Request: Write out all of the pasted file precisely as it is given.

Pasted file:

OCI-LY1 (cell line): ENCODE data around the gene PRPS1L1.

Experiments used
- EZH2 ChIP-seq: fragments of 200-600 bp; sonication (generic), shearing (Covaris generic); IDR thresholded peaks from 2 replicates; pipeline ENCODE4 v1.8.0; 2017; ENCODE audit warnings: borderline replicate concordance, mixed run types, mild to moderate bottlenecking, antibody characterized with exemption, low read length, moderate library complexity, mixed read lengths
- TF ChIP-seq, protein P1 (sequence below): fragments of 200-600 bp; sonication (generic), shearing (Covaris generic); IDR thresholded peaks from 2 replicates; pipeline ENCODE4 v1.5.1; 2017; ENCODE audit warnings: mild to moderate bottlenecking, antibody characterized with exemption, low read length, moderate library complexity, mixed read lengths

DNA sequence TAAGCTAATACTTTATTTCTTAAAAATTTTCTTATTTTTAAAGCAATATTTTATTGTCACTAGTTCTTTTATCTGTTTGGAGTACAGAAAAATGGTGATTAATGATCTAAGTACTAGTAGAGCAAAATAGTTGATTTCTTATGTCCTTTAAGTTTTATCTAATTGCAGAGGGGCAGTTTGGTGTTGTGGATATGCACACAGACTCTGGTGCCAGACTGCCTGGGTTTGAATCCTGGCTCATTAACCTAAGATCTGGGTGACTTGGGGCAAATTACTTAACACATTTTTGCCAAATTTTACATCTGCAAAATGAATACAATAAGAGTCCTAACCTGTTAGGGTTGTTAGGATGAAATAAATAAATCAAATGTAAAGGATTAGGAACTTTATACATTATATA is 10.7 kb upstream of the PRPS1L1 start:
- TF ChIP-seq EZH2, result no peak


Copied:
OCI-LY1 (cell line): ENCODE data around the gene PRPS1L1.

Experiments used
- EZH2 ChIP-seq: fragments of 200-600 bp; sonication (generic), shearing (Covaris generic); IDR thresholded peaks from 2 replicates; pipeline ENCODE4 v1.8.0; 2017; ENCODE audit warnings: borderline replicate concordance, mixed run types, mild to moderate bottlenecking, antibody characterized with exemption, low read length, moderate library complexity, mixed read lengths
- TF ChIP-seq, protein P1 (sequence below): fragments of 200-600 bp; sonication (generic), shearing (Covaris generic); IDR thresholded peaks from 2 replicates; pipeline ENCODE4 v1.5.1; 2017; ENCODE audit warnings: mild to moderate bottlenecking, antibody characterized with exemption, low read length, moderate library complexity, mixed read lengths

DNA sequence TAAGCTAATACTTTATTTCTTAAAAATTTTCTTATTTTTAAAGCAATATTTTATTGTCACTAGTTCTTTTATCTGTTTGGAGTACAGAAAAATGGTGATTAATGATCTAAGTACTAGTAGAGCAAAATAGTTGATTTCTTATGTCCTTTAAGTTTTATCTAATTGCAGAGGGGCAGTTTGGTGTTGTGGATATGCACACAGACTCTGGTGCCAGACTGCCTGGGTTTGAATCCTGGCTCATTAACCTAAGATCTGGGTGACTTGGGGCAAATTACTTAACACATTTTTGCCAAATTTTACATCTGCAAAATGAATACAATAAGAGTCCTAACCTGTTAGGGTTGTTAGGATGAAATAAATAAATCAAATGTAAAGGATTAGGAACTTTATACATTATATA is 10.7 kb upstream of the PRPS1L1 start:
- TF ChIP-seq EZH2, result no peak